On appeal,the Department first argues that Section 1409(b)(1) of FACA, 62 P.S. § 1409(b)(1), gives the Department an independent and non-derivative cause of action against liable third parties for recovery of medical expenses that the Department has paid by MA. Under Section 1409(b)(1), "[w]hen benefits are provided or will be provided to a beneficiary under this section because of an injury for which another person is liable. the department shall have the right to recover from such person. the reasonable value of benefits so provided." The term "eligible person" is defined in FACA as "anyone who lawfully receives or holds a medical assistance eligibility identification card from the department." Section 1401 of FACA, 62 P.S. § 1401.

The trial court in this case relied on Bowmaster to conclude that the parents were the true beneficiaries of MA benefits. In Bowmaster, the Superior Court concluded that since parents bear financial responsibility for a minor's medical expenses, it was the parents, and not the minor, who were beneficiaries of MA benefits paid by the Department for the minor's medical expenses. Bowmaster, 933 A.2d at 90-91. Since the parents' claims were barred because the parents failed to bring them within the applicable statute of limitations, the Superior Court concluded that the Department was necessarily precluded from recovering for the MA benefits paid during the child's minority. Id. at 91. In the present case, consistent with Bowmaster, the trial court concluded that the Department's claim for reimbursement of MA benefits was barred because the parents' claims were barred. Subsequent to the trial court's decision in this case, this Court, in Shaffer-Doan, addressed the same issue as in Bowmaster, but reached a different conclusion.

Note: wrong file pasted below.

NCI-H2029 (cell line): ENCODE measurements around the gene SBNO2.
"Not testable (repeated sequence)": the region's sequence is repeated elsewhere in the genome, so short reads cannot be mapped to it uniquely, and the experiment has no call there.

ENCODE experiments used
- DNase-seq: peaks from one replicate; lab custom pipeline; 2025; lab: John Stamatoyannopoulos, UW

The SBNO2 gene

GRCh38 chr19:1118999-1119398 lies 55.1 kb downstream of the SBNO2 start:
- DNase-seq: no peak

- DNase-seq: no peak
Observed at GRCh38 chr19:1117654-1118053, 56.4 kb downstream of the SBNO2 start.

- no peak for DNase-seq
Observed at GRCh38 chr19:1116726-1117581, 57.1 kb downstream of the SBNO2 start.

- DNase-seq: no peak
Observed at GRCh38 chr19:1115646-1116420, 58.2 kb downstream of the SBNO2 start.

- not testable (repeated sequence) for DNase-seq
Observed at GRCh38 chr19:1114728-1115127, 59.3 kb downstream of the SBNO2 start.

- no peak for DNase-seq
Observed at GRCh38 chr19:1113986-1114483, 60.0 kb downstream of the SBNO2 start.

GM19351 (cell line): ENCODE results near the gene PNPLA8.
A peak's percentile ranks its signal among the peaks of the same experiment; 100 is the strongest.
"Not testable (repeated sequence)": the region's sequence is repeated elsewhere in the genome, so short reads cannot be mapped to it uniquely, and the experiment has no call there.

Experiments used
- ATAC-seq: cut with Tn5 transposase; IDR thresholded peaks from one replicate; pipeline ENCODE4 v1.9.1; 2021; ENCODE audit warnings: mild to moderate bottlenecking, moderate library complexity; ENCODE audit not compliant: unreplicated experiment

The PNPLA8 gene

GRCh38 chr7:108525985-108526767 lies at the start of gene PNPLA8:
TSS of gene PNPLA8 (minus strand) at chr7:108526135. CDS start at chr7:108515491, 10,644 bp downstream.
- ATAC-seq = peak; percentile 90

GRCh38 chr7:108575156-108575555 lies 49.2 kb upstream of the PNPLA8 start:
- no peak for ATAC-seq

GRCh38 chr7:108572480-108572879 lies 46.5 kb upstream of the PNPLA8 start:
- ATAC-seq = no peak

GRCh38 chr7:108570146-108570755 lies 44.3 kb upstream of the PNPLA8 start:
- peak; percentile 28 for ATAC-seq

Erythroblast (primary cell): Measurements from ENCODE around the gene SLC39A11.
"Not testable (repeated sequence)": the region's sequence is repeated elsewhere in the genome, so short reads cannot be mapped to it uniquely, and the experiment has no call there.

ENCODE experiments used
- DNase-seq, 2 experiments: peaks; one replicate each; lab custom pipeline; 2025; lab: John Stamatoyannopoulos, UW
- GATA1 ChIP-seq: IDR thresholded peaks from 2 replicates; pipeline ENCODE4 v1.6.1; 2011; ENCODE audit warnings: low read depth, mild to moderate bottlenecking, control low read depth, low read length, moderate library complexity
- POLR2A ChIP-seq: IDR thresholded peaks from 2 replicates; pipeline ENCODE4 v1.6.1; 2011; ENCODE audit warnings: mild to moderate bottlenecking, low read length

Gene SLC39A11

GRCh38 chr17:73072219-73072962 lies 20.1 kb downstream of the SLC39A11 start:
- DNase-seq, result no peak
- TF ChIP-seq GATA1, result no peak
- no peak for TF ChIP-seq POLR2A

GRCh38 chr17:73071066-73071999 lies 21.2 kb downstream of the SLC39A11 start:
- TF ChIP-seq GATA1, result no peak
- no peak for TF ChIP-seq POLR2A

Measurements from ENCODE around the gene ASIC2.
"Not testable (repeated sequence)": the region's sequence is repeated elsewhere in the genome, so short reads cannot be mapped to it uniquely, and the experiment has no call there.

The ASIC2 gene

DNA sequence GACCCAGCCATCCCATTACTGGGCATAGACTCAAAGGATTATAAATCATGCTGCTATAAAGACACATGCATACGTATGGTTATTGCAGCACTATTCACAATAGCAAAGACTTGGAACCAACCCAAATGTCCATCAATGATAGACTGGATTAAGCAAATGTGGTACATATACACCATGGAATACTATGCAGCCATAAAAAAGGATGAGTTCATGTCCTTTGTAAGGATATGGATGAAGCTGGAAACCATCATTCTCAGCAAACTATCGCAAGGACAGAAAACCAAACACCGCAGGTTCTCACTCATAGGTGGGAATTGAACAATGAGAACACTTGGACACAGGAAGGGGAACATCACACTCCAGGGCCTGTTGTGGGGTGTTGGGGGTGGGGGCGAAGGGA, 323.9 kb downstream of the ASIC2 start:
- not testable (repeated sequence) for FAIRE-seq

In Shaffer-Doan, this Court concluded that the Department is permitted to pursue a claim for MA benefits paid during a child's minority, even if the parents have either failed to bring a claim, or if their claim is time-barred:

[W]e conclude that a minor is not prevented from seeking medical expenses incurred while he is a minor, so as to enable [the Department] to recover its lien for monies it has expended, as long as such a claim is not duplicated by the parents....

... [W]e find that as minors are the intended beneficiaries of MA, these provisions of FACA afford [the Department] a means to recover from third-party tortfeasors the amount [the Department] provided.

Shaffer-Doan, 960 A.2d at 516-17 (footnote omitted). While Shaffer-Doan was a declaratory judgment case in this Court's original jurisdiction that did not squarely address the issue of intervention, our decision in Jordan did address the issue.

In Jordan, we applied Shaffer-Doan to vacate a trial court's order that denied the Department's request to intervene in a case. Jordan, ___ A.2d at ___, 2008 WL 4831303, at *1. In doing so, we noted that the trial court erred in not considering the merits of the Department's intervention petition and remanded the matter for the trial court to consider the merits, ...